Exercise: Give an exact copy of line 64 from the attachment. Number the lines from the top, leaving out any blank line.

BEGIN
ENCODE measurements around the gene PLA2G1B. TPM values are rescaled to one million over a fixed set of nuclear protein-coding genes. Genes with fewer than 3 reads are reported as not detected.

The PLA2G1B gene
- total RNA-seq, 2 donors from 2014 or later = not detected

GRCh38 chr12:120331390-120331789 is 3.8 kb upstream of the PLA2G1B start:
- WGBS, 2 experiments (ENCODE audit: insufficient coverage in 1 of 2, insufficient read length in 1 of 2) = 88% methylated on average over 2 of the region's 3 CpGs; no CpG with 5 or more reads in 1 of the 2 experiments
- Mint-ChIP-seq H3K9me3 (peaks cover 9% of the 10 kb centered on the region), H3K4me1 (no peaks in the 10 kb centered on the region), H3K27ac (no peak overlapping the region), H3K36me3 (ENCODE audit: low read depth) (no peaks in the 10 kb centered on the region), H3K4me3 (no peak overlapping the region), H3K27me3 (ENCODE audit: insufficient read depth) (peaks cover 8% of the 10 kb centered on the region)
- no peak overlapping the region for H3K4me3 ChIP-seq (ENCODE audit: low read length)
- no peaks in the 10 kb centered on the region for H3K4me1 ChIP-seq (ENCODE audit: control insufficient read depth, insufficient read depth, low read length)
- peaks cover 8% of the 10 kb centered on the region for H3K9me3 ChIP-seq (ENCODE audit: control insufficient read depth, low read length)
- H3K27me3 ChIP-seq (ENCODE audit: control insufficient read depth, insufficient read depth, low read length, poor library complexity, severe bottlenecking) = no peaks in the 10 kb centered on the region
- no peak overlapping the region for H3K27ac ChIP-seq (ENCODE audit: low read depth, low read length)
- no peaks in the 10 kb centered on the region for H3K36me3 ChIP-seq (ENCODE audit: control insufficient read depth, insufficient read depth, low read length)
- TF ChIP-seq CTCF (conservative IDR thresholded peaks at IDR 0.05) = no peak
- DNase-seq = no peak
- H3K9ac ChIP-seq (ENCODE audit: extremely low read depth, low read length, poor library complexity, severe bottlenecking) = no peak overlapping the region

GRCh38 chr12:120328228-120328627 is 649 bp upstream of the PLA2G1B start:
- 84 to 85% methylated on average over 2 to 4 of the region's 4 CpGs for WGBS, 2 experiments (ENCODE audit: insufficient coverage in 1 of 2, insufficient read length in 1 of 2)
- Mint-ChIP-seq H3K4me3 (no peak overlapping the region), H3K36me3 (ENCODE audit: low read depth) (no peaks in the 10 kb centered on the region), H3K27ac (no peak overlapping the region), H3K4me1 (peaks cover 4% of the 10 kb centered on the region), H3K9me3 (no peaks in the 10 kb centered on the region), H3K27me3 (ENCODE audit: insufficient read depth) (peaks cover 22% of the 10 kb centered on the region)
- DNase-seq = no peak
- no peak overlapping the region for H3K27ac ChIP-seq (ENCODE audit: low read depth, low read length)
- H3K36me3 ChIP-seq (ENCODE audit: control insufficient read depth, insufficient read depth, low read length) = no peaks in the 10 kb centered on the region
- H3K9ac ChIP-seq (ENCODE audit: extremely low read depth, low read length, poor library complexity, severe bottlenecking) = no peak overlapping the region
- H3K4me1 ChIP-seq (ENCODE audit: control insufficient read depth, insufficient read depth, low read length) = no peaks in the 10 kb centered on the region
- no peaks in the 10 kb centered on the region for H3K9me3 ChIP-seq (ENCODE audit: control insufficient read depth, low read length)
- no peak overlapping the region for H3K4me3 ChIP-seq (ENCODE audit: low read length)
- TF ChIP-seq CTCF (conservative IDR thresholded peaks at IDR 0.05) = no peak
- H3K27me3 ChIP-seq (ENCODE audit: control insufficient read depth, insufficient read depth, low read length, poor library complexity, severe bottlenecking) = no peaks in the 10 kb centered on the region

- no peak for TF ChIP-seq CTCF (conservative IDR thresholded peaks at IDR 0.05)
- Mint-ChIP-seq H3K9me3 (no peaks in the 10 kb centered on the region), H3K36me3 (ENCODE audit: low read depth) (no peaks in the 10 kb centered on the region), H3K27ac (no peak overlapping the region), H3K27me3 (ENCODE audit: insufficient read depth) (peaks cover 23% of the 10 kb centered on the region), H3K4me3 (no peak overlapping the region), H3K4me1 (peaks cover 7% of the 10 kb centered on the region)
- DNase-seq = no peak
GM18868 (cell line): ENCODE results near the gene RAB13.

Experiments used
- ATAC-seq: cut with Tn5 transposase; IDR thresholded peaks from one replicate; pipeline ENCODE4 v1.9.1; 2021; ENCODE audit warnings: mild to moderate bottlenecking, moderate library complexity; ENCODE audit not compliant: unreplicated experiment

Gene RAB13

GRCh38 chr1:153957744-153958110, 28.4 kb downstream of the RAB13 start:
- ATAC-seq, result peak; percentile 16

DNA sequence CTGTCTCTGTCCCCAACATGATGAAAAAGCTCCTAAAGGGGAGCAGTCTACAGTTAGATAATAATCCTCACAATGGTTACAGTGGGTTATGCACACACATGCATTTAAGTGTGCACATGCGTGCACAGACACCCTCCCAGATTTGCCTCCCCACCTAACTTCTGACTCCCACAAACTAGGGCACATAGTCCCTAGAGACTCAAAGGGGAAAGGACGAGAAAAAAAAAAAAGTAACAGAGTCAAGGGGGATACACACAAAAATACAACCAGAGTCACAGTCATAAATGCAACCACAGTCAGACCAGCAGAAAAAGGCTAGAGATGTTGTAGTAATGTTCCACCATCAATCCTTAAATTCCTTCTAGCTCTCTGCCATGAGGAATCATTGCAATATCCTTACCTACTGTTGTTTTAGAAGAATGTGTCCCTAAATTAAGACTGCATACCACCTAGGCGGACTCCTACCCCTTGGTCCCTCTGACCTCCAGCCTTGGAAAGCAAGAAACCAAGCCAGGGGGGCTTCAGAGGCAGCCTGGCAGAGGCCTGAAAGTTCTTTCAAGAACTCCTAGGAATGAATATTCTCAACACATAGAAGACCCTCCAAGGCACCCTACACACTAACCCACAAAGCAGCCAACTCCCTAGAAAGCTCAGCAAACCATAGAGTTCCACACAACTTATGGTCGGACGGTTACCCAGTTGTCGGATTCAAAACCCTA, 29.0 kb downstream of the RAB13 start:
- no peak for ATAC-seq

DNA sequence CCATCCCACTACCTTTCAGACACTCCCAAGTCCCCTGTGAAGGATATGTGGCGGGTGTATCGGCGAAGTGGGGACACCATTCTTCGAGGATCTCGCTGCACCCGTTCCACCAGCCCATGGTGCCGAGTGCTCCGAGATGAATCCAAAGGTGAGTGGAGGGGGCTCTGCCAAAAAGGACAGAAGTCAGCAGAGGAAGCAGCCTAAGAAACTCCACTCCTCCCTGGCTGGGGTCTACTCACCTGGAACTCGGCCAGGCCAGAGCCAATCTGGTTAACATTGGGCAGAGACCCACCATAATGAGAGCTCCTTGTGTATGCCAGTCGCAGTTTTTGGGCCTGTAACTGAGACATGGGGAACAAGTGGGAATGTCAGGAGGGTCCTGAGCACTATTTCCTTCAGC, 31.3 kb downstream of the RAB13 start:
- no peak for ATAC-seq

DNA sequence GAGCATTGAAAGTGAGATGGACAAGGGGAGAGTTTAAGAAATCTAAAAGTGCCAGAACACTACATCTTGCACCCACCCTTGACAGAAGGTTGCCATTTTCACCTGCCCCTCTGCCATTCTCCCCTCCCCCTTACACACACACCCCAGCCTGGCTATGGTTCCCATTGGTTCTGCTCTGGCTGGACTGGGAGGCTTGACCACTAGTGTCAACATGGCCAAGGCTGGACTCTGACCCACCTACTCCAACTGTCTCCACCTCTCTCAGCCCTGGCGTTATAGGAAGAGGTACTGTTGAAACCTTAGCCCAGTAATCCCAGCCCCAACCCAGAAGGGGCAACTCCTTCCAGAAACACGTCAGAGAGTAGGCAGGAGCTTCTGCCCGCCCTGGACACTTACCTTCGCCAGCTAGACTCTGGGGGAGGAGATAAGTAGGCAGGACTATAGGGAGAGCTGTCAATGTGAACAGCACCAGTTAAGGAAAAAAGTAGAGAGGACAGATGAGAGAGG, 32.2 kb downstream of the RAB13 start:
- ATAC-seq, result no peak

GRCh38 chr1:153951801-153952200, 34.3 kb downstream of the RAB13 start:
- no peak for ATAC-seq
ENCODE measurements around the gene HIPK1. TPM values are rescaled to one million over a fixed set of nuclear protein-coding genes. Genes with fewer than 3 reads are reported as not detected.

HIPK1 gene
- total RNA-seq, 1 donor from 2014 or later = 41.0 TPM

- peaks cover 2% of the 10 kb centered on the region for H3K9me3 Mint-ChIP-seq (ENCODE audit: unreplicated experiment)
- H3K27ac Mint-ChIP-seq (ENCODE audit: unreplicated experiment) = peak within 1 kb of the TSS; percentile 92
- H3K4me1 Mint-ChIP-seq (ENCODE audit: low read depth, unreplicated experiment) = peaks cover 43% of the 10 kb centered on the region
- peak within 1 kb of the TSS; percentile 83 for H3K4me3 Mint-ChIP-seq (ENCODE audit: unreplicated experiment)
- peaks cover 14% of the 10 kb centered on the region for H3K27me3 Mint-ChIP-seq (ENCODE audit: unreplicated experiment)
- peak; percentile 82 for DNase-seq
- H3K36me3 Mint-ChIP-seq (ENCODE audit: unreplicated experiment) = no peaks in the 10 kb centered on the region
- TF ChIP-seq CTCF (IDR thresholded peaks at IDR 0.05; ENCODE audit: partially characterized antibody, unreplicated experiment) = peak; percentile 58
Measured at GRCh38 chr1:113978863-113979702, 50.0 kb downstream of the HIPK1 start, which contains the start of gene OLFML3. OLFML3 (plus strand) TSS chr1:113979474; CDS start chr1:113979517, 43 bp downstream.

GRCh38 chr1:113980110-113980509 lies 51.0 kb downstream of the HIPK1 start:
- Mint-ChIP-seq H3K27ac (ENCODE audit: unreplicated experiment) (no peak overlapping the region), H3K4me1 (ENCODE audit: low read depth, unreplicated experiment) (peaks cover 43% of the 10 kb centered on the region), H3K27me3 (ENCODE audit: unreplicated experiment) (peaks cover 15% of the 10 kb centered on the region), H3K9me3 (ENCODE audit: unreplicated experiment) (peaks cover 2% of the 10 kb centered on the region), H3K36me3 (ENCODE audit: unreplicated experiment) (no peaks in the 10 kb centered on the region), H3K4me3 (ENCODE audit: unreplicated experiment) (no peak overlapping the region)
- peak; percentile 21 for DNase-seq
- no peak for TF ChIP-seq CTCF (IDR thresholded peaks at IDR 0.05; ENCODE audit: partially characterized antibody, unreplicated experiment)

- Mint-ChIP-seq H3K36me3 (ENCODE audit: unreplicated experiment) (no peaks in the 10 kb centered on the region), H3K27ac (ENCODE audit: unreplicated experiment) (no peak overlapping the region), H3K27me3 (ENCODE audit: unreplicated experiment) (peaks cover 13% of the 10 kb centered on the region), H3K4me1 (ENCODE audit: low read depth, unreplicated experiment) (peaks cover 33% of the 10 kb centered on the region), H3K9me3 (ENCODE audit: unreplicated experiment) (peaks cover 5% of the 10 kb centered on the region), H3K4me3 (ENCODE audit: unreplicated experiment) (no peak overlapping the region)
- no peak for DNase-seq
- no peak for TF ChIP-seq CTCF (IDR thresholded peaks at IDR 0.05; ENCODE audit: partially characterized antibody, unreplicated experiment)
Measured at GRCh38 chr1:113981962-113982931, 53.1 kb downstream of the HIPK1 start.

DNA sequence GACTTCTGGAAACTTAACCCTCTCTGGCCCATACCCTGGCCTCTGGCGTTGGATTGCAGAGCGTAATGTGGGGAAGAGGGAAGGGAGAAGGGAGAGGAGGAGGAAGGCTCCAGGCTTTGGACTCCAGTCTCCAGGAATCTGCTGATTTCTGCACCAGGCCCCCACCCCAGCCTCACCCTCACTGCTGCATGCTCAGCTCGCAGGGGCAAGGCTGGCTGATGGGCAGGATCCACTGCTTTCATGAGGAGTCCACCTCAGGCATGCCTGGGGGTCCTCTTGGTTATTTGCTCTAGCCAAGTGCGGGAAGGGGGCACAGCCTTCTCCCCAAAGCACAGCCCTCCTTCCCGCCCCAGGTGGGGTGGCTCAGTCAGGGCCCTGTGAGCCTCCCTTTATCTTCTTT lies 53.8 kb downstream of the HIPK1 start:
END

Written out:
Measured at GRCh38 chr1:113981962-113982931, 53.1 kb downstream of the HIPK1 start.